Rogation (Fifth Easter) Tuesday May 19
The Tuesday following the Fifth Sunday after Easter was traditionally one of three Rogation Days devoted to repentance from sin, thanksgiving in the light of the goodness of God, and prayer for continued divine blessing on human endeavors. Today, then, is a good day to ask how the founding Anglican formularies describe and explain repentance. To answer that question, let’s look again at the “Homily for Rogation Week.”
If after our fall we repent, it is by him that we repent, which reacheth forth his merciful hand to raise us up. If any will we have to rise, it is he that preventeth our will, and disposeth us thereto. If after contrition we feel our conscience at peace with God through remission of our sin, and so be reconciled again to his favor, and hope to be his children and inheritors of everlasting life: who worketh these great miracles in vs? Our worthiness, our deservings and endeavors, our wits, and virtue? Nay verily: Saint Paul… saith, “All is of God who hath reconciled us to himself by Jesus Christ” (2 Corinthians 5:18).
What clearer articulation could there be that our inner transformation is God’s handiwork!
In the light of this official commitment to Phil. 2:13, let’s now turn to the Book of Common Prayer. Repentance begins with daily admitting to God the full range of our sinful choices: “e acknowledge and bewail our manifold sins and wickedness, which we from time to time most grievously have committed, by thought, word and deed, against thy divine Majesty”; “we have erred and strayed from thy ways, like lost sheep” ; “we have followed too much the devices and desires of our own hearts”; “we have offended against thy holy laws”; “we left undone those things which we ought to have done, and we have done those things which we ought not to have done.”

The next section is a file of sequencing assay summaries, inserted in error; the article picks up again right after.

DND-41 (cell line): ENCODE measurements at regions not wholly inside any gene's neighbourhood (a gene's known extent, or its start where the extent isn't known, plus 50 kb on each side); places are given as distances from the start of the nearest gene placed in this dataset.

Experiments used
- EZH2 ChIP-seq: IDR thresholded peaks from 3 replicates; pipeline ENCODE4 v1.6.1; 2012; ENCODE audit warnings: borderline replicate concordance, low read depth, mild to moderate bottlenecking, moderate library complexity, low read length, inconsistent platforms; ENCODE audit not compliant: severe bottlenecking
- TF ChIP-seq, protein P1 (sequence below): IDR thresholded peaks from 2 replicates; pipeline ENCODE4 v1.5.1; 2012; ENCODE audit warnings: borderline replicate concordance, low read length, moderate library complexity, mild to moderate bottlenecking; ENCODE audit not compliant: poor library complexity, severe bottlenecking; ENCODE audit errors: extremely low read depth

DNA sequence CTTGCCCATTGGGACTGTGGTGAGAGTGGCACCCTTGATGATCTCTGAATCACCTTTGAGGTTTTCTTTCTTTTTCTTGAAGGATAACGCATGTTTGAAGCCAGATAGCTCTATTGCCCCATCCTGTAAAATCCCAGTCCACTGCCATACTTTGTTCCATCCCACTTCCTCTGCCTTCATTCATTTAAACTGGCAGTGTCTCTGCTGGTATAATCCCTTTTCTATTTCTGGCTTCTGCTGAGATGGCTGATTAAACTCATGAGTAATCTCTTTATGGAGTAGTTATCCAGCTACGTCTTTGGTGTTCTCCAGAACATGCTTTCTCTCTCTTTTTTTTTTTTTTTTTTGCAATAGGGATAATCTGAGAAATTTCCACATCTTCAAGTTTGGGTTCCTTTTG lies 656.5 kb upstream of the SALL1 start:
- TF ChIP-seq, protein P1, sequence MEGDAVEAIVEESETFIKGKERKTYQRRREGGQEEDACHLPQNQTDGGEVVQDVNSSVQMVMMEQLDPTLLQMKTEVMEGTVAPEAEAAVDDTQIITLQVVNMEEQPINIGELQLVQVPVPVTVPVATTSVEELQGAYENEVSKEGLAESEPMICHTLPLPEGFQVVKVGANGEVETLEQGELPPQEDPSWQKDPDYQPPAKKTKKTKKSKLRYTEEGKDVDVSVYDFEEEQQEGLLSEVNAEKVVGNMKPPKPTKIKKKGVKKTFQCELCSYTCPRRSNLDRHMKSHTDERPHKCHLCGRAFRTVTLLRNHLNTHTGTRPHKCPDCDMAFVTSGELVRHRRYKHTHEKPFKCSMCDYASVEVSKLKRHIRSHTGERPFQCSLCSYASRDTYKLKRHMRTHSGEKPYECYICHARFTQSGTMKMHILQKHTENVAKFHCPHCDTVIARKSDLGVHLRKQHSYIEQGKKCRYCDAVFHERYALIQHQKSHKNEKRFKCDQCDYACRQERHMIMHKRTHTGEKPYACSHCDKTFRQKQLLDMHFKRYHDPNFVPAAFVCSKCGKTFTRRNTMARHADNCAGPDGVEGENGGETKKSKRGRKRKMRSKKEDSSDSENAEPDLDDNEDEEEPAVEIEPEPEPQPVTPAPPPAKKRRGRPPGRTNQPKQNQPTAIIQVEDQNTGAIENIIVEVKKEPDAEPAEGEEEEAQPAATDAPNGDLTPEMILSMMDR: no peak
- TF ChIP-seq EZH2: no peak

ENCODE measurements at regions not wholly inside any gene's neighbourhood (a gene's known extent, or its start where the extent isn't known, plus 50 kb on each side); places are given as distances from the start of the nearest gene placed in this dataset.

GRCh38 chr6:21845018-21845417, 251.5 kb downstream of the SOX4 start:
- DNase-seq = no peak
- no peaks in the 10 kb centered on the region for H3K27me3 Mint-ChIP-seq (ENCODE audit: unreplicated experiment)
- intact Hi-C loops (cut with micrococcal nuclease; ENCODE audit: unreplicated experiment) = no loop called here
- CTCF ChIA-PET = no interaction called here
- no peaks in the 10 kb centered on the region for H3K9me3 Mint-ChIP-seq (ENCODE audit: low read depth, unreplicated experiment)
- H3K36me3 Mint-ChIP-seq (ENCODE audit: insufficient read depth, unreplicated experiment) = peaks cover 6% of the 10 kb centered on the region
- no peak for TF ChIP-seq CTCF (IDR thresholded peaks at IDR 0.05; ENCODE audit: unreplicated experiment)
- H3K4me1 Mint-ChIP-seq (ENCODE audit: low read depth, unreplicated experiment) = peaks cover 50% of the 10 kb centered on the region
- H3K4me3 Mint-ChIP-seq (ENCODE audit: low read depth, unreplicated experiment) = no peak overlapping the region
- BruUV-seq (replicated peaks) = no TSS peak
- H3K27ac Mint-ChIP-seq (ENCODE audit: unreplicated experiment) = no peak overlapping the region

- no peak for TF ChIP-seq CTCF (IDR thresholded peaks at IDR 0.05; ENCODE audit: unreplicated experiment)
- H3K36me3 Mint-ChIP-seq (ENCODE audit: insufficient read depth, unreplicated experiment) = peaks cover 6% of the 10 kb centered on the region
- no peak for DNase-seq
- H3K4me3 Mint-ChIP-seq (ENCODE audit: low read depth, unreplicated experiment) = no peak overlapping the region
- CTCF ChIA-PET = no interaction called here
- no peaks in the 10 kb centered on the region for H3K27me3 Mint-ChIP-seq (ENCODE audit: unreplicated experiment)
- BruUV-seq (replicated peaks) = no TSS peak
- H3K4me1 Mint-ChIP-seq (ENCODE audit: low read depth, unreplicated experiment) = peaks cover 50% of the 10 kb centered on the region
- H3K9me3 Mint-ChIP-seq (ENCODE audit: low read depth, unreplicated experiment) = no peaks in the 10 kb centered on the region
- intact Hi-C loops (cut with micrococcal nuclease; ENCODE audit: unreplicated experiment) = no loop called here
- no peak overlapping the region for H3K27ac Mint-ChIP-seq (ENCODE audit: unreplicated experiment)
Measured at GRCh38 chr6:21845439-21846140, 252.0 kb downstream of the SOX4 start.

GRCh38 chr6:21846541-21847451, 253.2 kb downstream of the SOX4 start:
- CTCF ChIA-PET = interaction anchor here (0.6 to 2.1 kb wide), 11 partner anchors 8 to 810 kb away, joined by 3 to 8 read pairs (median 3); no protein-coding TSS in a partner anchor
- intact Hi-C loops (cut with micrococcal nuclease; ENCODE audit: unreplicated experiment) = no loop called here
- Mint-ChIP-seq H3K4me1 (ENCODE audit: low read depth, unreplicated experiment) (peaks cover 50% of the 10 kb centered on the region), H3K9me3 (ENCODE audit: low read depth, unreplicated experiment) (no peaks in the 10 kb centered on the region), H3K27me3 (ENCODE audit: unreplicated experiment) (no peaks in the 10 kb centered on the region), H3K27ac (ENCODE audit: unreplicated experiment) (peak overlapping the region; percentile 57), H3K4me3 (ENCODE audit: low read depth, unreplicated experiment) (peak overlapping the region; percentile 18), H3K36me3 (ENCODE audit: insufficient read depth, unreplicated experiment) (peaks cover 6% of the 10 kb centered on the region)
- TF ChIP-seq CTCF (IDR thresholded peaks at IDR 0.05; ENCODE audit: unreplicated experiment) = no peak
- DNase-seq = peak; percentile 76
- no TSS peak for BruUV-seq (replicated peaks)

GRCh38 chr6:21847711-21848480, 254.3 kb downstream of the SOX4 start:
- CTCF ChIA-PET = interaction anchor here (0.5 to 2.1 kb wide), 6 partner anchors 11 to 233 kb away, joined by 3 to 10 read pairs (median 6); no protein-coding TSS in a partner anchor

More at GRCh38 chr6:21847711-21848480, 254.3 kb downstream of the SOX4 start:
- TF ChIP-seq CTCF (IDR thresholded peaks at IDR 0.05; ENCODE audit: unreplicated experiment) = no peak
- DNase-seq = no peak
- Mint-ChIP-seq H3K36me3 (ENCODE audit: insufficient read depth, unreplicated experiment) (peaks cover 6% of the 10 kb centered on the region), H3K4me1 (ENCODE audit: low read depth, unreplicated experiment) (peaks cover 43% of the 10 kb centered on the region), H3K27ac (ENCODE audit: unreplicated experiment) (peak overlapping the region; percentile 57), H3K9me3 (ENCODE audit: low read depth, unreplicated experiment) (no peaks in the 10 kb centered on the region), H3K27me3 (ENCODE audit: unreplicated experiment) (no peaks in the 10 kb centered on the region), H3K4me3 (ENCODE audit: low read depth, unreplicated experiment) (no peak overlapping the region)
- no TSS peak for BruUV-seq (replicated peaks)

Then we acknowledge the depth of the consequences. We admit to God that we are estranged from him, because our sins have “[provoked] most justly thy wrath and indignation against us”; but we also have to face the harsh truth that we are estranged from what God created us to be. In fact, we are so far from our true selves that we have no power now in ourselves to help ourselves be anything different. We can only cry out to God that “there is no health in us.”
As the reality of our situation sinks deep within us, “the remembrance of [our sins] is grievous unto us, the burden of them is intolerable.” We are indeed “miserable offenders,” people who have been made miserable by our sins. Yet even now, his love will not let us go. Like the Good Shepherd seeking the lost sheep, he is still at work to win us from sin. So, “penitent,” we “earnestly repent,” that is, we are “heartily sorry” for both where we are now and our choices which have brought us to his point.
Because of his love wooing us, not because of anything in us, we turn to him, fully trusting him to both “pardon and deliver” us from all our sins, that is, not only to forgive us of our sinful actions but also to enable us to overcome the power of sin which still seeks to be at work in us. That’s why the minister asks that God grant us the gift of “true repentance and his Holy Spirit,” in order to “confirm and strengthen [us] in all goodness.” For only by God’s renewing a right spirit in us through the gift of his Spirt at work in us can we “live a godly, righteous, and sober life,” where “those things may please him which we do at this present, and that the rest of our life hereafter may be pure and holy.” In short, we ask God to give us the gift of repentance that “we may ever hereafter serve and please thee, in newness of life, to the honour and glory of thy name.”
Since it is the goodness of God, and not our own, the leads us to repentance, let’s ask for this gift by praying Cranmer’s collect.